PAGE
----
When Plans Are Meant to be Changed


“I was really eager to hear his story because I had previously worked in education and this guy was doing great things in online education, so I was curious about him from a professional standpoint,” said Ms. Turnbull, who was nearing the completion of a master’s degree in public administration at Harvard. (She graduated with first class honors from the Australian National University, from which she also received a law degree.)

“I thought it was a shame that I met this sweet, funny and gregarious family man just several months before I was going home,” Ms. Turnbull said, “but that was still my plan all along, to finish grad school and return straight home to Sydney, to a job that I had put on hold to study and do some work in the U.S. But for sure I was going home to my parents and siblings. My whole life was there.”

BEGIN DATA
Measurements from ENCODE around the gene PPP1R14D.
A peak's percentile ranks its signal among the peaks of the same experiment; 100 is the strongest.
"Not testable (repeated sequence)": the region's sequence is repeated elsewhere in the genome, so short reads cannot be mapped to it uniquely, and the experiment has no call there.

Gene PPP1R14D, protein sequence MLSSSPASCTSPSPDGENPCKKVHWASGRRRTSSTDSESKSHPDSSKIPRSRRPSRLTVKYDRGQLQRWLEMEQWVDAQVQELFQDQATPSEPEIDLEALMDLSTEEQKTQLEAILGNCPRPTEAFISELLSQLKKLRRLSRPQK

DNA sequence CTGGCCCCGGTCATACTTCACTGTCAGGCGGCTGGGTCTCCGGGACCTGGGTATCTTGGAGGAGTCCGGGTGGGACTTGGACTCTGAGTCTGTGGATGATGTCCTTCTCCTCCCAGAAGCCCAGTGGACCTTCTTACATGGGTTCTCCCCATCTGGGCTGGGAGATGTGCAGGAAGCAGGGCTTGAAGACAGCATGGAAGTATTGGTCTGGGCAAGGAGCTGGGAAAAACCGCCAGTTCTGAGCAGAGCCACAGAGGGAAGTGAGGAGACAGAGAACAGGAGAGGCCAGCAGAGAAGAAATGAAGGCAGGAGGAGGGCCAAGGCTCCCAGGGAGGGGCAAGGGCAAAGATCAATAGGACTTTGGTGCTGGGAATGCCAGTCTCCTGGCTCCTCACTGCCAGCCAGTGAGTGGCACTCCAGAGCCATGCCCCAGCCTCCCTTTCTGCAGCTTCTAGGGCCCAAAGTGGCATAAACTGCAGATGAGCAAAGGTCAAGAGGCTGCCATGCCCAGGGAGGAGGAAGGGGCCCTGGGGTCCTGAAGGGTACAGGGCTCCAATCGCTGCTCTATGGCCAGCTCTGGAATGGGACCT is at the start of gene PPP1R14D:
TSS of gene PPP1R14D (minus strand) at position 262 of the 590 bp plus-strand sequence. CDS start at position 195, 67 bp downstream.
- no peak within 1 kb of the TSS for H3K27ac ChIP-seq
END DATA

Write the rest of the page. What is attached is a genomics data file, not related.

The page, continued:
The next day, some doubt began to creep into her plans. She and Mr. Bosmeny shared a three-and-a-half-hour lunch in which they became so engrossed in conversation that they forgot to order food. It ended with Mr. Bosmeny racing to the airport and barely making his flight back to San Francisco.

Two weeks later, Mr. Bosmeny and Ms. Turnbull met in New York for what they called a 48-hour date.

Ms. Turnbull told her family all about it when she returned to Sydney, last year. But it wasn’t in June. It was in December, and with her future husband, Mr. Bosmeny, by her side.

They were married Aug. 22 by the Rev. Rita Washington, a nondenominational officiant licensed by the State of Hawaii. She led a ceremony, which was livestreamed to 300 guests over Zoom, at a private residence on the north shore of Oahu, Hawaii.

“We’re an international couple,” Mr. Bosmeny said. “We don’t have it all figured out yet, we live in America today, one day we will live in Australia, and that’s all we know.

“But wherever we’re living,” he added, “we’ll be doing it together.”



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